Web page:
Among the new players, Yuya Fukui and Bryan Bullington will be pressed to contribute.
Manager: Takao Obana
Last year: 48-95-1 (6th)
Conventional wisdom says when you hit rock bottom, there’s nowhere left to go but up. Well the BayStars put up one heck of a challenge to that theory in 2010 — finishing last in the NPB regular season, interleague, and open-sen standings — and the outlook for 2011 isn’t exactly rosy either.
A full season with Brett Harper in the lineup should help with run production for a lineup that scored an NPB-low 521 runs last season.
Still, Harper’s impact is somewhat dependent upon someone getting on base ahead of him and potent sluggers Termel Sledge and Shuichi Murata.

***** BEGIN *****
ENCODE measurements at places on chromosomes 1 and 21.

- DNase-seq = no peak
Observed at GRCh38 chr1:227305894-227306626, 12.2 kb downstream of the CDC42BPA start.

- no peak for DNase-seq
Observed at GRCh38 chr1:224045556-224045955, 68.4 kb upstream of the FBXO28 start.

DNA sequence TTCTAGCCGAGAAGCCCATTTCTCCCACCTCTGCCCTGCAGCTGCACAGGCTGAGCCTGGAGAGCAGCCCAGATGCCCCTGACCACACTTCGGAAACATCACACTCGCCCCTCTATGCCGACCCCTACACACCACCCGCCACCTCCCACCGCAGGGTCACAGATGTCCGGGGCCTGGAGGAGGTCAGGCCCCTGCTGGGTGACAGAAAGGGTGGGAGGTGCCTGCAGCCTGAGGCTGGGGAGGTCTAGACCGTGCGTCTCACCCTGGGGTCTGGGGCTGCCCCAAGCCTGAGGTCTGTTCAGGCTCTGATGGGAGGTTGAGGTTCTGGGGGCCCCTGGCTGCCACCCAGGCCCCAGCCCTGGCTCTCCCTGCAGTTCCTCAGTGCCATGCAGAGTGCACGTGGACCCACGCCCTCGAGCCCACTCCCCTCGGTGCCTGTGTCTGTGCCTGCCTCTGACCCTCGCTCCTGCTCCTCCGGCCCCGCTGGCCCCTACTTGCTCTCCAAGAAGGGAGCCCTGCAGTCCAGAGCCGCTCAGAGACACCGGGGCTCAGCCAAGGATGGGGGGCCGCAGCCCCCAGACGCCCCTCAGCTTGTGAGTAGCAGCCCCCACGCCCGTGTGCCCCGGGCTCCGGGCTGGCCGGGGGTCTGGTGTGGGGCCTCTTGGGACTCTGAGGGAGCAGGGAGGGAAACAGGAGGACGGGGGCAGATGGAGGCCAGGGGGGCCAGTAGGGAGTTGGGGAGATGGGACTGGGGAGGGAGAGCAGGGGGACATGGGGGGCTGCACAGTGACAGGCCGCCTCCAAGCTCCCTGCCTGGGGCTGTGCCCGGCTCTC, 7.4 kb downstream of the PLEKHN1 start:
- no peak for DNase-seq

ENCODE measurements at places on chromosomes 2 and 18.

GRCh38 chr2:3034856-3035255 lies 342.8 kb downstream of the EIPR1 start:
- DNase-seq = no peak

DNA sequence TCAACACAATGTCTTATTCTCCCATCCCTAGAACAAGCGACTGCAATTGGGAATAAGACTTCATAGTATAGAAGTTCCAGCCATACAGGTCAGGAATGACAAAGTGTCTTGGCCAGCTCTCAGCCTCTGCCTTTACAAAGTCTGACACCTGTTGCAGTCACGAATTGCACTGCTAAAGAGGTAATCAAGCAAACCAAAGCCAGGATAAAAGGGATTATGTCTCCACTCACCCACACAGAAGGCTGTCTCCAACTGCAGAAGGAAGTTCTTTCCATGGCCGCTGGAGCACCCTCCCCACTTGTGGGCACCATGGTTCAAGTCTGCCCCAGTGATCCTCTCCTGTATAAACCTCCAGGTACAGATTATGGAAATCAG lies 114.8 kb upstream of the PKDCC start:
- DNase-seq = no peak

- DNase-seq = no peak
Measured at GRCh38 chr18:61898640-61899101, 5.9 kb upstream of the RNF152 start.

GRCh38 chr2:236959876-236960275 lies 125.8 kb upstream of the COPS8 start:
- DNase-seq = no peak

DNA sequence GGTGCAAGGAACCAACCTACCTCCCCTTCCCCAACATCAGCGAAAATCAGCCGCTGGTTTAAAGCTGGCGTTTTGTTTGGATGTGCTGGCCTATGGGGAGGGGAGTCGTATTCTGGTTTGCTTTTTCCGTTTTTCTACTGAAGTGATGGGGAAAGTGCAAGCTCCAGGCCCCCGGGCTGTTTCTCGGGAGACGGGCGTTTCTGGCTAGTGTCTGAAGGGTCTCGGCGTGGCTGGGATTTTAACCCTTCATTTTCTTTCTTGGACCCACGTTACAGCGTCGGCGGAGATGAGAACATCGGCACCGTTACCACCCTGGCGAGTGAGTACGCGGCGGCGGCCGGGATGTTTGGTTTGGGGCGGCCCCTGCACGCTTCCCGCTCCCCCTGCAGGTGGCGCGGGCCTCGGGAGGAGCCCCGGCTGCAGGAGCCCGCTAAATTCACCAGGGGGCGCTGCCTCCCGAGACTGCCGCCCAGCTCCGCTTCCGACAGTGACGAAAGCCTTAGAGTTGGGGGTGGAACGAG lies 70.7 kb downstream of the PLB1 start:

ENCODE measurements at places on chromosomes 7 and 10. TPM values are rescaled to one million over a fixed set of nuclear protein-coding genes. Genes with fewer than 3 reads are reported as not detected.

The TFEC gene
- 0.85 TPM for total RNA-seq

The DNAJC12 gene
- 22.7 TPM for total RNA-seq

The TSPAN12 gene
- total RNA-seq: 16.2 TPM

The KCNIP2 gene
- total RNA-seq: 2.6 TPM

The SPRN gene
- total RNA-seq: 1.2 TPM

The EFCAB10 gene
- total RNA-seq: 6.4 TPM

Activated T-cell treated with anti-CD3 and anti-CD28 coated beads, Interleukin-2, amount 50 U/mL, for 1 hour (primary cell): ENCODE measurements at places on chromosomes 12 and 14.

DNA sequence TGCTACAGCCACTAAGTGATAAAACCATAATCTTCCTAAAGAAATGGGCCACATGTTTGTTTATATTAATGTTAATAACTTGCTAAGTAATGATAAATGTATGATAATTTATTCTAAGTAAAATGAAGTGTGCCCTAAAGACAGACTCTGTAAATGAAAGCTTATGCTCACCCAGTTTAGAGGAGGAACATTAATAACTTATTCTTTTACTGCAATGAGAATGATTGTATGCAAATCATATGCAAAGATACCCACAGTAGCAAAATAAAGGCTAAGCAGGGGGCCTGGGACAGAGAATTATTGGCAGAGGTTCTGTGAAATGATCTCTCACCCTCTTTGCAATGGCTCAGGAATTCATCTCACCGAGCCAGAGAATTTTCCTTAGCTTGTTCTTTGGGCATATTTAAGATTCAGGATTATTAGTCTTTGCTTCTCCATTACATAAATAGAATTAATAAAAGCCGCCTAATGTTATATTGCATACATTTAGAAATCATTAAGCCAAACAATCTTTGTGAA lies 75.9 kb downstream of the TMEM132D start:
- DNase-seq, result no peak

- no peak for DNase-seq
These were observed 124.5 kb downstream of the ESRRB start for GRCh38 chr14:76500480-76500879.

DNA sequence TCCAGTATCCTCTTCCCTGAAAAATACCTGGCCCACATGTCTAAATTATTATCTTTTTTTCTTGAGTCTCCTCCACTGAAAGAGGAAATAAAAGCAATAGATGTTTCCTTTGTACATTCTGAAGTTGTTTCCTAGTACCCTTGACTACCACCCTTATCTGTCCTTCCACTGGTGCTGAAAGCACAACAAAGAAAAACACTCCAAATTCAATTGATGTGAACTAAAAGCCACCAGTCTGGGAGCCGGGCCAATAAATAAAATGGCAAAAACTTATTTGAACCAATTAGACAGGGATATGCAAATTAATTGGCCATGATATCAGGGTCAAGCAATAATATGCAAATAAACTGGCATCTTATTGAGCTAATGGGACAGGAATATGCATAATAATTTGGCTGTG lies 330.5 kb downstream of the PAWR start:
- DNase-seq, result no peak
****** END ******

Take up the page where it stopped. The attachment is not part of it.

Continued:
Seiichi Uchikawa bolted for greener pastures, but he was quickly replaced by colorful free agent Hichori Morimoto.
The former Hokkaido Nippon Ham outfielder has been slowed by injuries in recent years, but he’s a solid addition if he can stay healthy. Tatsuya Shimozono broke his fibula in a spring game on March 11 and will miss significant time, a setback for a lineup that could get a lot of solo homers from spots 3-5 in the lineup but may struggle to score enough. As bad as the Yokohama batters were, its pitchers were worse.
BayStars starters had a jaw-dropping 5.27 ERA with opponents hitting .303 against them. The bullpen was better, but not by much, with a 4.28 ERA and .272 opponents’ batting average.
Manager Takao Obana, somewhat of a pitching guru, got a new charge in Shogo Yamamoto, but had to trade away Hayato Terahara to do it.
Still, what he really needs is for the incumbents in the rotation to step up.